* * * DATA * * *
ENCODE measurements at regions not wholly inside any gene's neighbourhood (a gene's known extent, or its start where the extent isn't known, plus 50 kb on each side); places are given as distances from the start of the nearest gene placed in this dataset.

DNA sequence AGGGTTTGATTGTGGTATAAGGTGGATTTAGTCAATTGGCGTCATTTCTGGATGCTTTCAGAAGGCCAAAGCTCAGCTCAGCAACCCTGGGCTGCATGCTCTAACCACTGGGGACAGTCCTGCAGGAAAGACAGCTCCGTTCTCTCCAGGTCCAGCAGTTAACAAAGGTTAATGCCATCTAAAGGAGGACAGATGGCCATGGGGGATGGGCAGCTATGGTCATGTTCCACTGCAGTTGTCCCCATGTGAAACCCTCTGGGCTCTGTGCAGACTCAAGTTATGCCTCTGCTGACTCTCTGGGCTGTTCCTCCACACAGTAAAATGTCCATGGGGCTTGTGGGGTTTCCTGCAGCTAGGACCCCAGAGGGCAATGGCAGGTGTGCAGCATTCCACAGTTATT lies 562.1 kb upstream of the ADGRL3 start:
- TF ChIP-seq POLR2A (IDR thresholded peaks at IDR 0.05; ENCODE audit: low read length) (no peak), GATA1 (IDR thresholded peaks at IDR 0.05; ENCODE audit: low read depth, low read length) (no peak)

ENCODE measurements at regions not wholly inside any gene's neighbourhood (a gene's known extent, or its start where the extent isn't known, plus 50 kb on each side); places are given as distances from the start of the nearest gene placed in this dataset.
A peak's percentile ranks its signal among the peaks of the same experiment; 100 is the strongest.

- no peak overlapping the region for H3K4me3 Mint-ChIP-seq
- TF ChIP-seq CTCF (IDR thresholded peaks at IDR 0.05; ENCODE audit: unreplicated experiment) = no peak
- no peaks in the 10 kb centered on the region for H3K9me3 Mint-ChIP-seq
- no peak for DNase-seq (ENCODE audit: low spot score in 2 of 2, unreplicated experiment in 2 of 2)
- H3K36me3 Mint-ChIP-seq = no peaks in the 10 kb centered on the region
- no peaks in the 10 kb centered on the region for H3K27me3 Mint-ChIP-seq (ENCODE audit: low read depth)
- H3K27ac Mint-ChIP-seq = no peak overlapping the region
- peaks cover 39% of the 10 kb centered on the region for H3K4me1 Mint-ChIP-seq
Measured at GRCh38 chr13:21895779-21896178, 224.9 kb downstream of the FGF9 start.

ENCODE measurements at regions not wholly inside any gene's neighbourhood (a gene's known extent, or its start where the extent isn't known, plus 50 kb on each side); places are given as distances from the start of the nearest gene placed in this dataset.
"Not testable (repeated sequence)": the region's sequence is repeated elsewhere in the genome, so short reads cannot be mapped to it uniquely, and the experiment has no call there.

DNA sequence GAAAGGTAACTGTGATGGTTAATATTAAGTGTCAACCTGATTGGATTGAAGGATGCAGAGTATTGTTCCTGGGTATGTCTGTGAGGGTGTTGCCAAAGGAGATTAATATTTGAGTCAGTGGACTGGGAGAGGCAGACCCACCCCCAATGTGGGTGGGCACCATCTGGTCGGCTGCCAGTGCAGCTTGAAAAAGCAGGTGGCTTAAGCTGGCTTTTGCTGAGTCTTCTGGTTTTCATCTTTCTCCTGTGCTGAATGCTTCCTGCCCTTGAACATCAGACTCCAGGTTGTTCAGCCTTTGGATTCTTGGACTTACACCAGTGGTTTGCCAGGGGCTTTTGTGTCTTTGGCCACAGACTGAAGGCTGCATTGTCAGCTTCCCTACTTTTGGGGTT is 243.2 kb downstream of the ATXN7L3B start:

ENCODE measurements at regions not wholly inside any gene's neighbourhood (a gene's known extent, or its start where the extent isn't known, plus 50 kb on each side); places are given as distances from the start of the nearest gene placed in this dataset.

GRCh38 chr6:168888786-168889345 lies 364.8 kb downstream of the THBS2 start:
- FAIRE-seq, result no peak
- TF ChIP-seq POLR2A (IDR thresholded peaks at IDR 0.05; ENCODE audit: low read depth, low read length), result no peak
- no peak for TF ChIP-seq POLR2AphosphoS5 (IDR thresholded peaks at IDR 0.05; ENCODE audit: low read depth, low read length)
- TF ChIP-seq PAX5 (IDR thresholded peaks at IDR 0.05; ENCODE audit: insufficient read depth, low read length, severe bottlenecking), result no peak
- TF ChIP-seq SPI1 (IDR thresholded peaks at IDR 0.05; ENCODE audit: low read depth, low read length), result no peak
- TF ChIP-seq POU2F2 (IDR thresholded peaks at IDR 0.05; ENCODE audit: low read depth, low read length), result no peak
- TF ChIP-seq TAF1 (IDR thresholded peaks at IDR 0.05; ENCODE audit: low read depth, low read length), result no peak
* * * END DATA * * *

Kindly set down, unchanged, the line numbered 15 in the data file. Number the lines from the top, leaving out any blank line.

ENCODE measurements at regions not wholly inside any gene's neighbourhood (a gene's known extent, or its start where the extent isn't known, plus 50 kb on each side); places are given as distances from the start of the nearest gene placed in this dataset.